Transport infrastructure and regions development

  • “The belief that transport infrastructure projects have significant impacts on the development of regional economies has often been used to justify allocating resources to transport infrastructure investment. However, the clear meaning of these impacts or how they could be evaluated has yet to be established.” (Ref: CO_0113)

Transport and regions accessibility

  • “In many cases, the objective of transport infrastructure investment is to improve the accessibility of a given region by reducing travel time or increasing the potential to travel. Accessibility can be measured as the quantity of economic or social activities that can be reached using the transport system.” (Ref: CO_0113)
  • “Inter-regional accessibility is focused on competition between the regions in Europe. The attractiveness and growth potential of cities in the single European market depend on good communication. One reason for this is that increasing international competition entails a greater need for personal contacts in product development and marketing activity. Thus, transportation should not be an obstacle to contacts between major cities or regions. Good air communication is important for remote cities in Europe, while high-speed trains may play a more significant role in central areas.” (Ref: CO_0113)

New transport and mobility patterns

  • “The tendency to homogeneity (GDP per capita equity, regional GDP equity) is to prioritize many-to- many transport fluxes (intercity, and interregional), with increased mobility for everybody. The tendency to heterogeneity (a few are rich and many are poor; regional disparity) leads to the prioritization of a few nodes over all the others. Few people are able to travel, and there is the development of exclusive transport services, with more segregated networks. Gregariousness together with increased mobility fluxes may bring transport segregation according to travel purpose (tourist trains versus business trains, charter flights versus private jets), while individualism may increase car use.” (Ref: CO_5048)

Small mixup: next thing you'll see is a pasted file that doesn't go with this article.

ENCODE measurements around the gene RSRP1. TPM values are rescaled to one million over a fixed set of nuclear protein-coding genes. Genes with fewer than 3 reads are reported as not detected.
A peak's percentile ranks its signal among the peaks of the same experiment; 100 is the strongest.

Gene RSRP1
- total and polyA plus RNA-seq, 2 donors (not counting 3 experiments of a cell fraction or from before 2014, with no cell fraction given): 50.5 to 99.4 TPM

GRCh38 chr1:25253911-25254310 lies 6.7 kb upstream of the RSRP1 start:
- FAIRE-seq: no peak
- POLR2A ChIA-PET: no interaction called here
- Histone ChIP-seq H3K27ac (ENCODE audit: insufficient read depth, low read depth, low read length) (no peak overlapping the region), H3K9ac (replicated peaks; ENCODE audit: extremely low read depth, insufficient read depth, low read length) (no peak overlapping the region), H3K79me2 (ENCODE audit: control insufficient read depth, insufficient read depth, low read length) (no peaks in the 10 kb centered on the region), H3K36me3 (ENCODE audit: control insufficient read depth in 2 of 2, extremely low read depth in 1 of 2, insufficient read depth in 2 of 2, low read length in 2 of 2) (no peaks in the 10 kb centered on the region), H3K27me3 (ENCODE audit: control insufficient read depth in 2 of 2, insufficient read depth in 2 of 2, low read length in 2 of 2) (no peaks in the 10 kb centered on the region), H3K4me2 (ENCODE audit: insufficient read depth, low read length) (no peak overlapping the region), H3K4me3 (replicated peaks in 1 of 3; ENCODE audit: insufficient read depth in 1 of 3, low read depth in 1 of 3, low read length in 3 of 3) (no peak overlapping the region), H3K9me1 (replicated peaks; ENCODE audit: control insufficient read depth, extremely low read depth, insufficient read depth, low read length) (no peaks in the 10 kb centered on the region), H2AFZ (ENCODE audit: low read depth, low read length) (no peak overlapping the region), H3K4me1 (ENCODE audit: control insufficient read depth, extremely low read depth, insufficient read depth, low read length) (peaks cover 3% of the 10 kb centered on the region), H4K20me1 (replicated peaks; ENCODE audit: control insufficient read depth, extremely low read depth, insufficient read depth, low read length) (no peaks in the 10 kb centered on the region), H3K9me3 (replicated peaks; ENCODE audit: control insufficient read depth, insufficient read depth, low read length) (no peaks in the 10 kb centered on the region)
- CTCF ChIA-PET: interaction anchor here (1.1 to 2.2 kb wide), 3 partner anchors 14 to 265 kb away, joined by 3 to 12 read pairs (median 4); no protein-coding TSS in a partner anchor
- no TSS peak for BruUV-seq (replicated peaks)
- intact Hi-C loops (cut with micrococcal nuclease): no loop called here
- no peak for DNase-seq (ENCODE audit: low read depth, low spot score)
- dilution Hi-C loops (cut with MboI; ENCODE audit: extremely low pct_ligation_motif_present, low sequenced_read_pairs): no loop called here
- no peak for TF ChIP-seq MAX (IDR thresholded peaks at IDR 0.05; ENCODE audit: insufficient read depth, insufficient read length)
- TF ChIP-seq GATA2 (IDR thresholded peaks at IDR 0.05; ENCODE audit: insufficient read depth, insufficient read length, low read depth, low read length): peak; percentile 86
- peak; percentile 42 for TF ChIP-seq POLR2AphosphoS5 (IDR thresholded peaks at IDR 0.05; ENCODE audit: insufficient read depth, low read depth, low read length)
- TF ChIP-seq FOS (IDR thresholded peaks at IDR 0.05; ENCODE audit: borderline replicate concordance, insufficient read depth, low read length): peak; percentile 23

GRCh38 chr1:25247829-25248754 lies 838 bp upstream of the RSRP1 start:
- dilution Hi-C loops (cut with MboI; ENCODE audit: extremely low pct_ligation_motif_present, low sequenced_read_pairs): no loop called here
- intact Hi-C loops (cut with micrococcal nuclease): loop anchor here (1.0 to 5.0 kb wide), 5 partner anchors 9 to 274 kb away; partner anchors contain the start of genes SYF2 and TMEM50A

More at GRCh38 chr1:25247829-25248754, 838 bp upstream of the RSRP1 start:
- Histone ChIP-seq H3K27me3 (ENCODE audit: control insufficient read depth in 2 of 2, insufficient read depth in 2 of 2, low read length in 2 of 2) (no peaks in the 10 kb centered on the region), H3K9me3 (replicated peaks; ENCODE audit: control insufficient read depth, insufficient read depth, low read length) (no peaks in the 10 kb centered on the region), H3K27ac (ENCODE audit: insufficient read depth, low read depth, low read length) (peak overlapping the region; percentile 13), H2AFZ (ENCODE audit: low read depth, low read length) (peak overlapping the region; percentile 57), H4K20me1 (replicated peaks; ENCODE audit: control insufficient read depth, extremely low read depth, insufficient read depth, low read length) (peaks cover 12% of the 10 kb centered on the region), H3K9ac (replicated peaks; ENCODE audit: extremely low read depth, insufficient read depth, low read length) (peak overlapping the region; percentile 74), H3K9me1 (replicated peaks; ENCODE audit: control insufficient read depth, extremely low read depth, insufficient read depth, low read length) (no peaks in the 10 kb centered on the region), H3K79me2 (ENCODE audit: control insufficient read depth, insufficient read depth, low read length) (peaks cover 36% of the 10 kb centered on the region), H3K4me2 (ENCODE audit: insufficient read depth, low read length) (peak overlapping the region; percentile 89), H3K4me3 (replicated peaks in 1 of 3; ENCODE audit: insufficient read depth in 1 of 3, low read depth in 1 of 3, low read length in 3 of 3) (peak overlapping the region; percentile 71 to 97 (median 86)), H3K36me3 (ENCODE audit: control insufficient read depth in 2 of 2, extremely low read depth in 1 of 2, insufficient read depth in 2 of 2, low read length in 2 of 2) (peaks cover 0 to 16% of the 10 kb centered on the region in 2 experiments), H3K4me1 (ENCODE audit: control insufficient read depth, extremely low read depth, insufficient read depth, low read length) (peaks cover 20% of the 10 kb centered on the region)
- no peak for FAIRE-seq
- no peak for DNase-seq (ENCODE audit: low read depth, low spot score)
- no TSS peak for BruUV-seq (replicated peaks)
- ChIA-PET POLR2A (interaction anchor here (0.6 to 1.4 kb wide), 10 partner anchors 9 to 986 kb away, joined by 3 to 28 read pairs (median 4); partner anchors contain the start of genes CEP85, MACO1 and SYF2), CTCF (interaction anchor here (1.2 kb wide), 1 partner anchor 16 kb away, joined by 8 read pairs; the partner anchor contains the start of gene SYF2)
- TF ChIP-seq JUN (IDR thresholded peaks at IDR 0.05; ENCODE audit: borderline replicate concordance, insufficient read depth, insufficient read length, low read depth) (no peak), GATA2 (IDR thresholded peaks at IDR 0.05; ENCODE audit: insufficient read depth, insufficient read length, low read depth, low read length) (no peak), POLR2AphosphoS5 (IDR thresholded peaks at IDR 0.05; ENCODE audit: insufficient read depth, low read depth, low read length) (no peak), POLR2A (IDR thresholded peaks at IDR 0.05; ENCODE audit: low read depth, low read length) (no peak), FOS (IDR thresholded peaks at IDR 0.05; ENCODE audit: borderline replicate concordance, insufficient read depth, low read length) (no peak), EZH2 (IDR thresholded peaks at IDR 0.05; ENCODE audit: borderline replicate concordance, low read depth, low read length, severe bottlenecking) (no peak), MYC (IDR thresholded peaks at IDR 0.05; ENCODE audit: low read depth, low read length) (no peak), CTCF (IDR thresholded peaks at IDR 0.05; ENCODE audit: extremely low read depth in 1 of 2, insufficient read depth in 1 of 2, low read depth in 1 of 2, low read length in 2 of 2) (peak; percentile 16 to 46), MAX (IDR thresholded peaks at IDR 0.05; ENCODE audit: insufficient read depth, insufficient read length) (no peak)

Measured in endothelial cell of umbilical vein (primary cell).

Increasing demand for transport in non OECD countries

  • “While mobility growth in the OECD can be expected to be slow and gradual, and even negative in some countries, it could be very fast outside of the OECD.” (Ref: CO_4024)
Figure 1‑46 Distribution of passenger and surface freight mobility in 2000 and 2050: share of OECD and non-OECD countries